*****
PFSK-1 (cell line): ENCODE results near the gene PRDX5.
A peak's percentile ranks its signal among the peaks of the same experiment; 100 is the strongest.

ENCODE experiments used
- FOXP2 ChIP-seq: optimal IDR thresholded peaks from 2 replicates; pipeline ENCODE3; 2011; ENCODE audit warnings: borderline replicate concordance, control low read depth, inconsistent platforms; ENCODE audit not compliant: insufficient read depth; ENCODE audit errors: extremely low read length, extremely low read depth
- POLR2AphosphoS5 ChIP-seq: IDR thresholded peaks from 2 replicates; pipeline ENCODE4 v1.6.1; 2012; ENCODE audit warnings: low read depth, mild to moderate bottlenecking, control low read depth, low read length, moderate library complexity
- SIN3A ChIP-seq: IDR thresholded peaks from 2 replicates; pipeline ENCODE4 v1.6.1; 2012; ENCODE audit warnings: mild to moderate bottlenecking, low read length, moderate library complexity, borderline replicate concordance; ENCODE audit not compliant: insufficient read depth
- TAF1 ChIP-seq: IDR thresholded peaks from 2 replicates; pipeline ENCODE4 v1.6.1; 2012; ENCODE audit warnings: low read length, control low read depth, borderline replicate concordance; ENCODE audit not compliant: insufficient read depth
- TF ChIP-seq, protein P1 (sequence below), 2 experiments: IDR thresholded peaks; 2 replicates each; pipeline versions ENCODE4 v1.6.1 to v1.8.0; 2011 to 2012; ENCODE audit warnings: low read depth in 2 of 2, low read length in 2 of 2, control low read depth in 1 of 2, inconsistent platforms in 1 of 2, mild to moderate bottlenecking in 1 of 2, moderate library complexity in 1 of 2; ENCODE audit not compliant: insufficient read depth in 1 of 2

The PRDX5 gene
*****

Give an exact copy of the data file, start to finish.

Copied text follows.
PFSK-1 (cell line): ENCODE results near the gene PRDX5.
A peak's percentile ranks its signal among the peaks of the same experiment; 100 is the strongest.

ENCODE experiments used
- FOXP2 ChIP-seq: optimal IDR thresholded peaks from 2 replicates; pipeline ENCODE3; 2011; ENCODE audit warnings: borderline replicate concordance, control low read depth, inconsistent platforms; ENCODE audit not compliant: insufficient read depth; ENCODE audit errors: extremely low read length, extremely low read depth
- POLR2AphosphoS5 ChIP-seq: IDR thresholded peaks from 2 replicates; pipeline ENCODE4 v1.6.1; 2012; ENCODE audit warnings: low read depth, mild to moderate bottlenecking, control low read depth, low read length, moderate library complexity
- SIN3A ChIP-seq: IDR thresholded peaks from 2 replicates; pipeline ENCODE4 v1.6.1; 2012; ENCODE audit warnings: mild to moderate bottlenecking, low read length, moderate library complexity, borderline replicate concordance; ENCODE audit not compliant: insufficient read depth
- TAF1 ChIP-seq: IDR thresholded peaks from 2 replicates; pipeline ENCODE4 v1.6.1; 2012; ENCODE audit warnings: low read length, control low read depth, borderline replicate concordance; ENCODE audit not compliant: insufficient read depth
- TF ChIP-seq, protein P1 (sequence below), 2 experiments: IDR thresholded peaks; 2 replicates each; pipeline versions ENCODE4 v1.6.1 to v1.8.0; 2011 to 2012; ENCODE audit warnings: low read depth in 2 of 2, low read length in 2 of 2, control low read depth in 1 of 2, inconsistent platforms in 1 of 2, mild to moderate bottlenecking in 1 of 2, moderate library complexity in 1 of 2; ENCODE audit not compliant: insufficient read depth in 1 of 2

The PRDX5 gene